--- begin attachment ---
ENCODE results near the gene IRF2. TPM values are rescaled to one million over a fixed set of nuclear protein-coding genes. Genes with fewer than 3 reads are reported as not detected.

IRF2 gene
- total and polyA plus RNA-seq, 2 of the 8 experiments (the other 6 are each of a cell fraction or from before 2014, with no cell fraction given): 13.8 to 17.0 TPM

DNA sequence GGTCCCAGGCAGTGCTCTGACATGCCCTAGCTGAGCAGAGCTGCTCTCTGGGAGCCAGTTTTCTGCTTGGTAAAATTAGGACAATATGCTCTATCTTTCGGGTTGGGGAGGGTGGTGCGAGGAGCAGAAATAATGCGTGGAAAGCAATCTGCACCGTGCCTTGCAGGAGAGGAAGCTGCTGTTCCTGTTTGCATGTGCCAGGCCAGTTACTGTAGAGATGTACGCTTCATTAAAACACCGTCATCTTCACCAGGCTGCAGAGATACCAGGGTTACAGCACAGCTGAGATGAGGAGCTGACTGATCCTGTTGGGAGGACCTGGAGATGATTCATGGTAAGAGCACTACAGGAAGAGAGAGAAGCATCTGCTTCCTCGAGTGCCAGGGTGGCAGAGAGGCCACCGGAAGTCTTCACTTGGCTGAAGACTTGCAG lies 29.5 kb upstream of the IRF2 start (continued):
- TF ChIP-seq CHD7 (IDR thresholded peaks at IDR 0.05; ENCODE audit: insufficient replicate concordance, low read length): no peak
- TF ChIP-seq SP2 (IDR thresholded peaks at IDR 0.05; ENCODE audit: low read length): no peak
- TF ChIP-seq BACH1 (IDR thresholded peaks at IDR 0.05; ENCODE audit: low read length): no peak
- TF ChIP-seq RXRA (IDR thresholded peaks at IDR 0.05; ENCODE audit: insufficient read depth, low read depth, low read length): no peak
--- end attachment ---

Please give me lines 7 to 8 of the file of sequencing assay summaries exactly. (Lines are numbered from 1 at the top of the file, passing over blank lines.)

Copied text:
- TF ChIP-seq BACH1 (IDR thresholded peaks at IDR 0.05; ENCODE audit: low read length): no peak
- TF ChIP-seq RXRA (IDR thresholded peaks at IDR 0.05; ENCODE audit: insufficient read depth, low read depth, low read length): no peak